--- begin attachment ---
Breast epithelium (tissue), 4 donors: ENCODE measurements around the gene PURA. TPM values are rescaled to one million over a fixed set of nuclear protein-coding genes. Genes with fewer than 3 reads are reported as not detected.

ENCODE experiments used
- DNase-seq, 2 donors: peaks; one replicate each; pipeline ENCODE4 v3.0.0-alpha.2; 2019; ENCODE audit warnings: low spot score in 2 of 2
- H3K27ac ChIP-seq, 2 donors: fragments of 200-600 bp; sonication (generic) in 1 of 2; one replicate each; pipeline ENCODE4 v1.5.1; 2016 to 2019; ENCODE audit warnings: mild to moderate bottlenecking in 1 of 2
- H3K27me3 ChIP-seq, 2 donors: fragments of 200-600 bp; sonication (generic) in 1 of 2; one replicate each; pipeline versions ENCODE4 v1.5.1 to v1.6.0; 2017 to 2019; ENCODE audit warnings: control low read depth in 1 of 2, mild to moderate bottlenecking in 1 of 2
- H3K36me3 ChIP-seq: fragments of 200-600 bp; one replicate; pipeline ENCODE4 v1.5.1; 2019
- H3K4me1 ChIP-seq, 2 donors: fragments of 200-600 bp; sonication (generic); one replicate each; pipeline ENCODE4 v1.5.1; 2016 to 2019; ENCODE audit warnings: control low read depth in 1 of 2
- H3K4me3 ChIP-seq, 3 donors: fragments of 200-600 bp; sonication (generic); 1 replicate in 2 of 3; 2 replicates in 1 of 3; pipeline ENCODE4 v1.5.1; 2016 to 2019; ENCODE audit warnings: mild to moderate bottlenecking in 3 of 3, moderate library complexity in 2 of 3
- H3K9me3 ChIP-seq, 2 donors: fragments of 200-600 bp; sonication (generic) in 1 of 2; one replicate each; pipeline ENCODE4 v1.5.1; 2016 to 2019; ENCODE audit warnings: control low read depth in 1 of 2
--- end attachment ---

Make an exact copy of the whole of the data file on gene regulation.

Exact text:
Breast epithelium (tissue), 4 donors: ENCODE measurements around the gene PURA. TPM values are rescaled to one million over a fixed set of nuclear protein-coding genes. Genes with fewer than 3 reads are reported as not detected.

ENCODE experiments used
- DNase-seq, 2 donors: peaks; one replicate each; pipeline ENCODE4 v3.0.0-alpha.2; 2019; ENCODE audit warnings: low spot score in 2 of 2
- H3K27ac ChIP-seq, 2 donors: fragments of 200-600 bp; sonication (generic) in 1 of 2; one replicate each; pipeline ENCODE4 v1.5.1; 2016 to 2019; ENCODE audit warnings: mild to moderate bottlenecking in 1 of 2
- H3K27me3 ChIP-seq, 2 donors: fragments of 200-600 bp; sonication (generic) in 1 of 2; one replicate each; pipeline versions ENCODE4 v1.5.1 to v1.6.0; 2017 to 2019; ENCODE audit warnings: control low read depth in 1 of 2, mild to moderate bottlenecking in 1 of 2
- H3K36me3 ChIP-seq: fragments of 200-600 bp; one replicate; pipeline ENCODE4 v1.5.1; 2019
- H3K4me1 ChIP-seq, 2 donors: fragments of 200-600 bp; sonication (generic); one replicate each; pipeline ENCODE4 v1.5.1; 2016 to 2019; ENCODE audit warnings: control low read depth in 1 of 2
- H3K4me3 ChIP-seq, 3 donors: fragments of 200-600 bp; sonication (generic); 1 replicate in 2 of 3; 2 replicates in 1 of 3; pipeline ENCODE4 v1.5.1; 2016 to 2019; ENCODE audit warnings: mild to moderate bottlenecking in 3 of 3, moderate library complexity in 2 of 3
- H3K9me3 ChIP-seq, 2 donors: fragments of 200-600 bp; sonication (generic) in 1 of 2; one replicate each; pipeline ENCODE4 v1.5.1; 2016 to 2019; ENCODE audit warnings: control low read depth in 1 of 2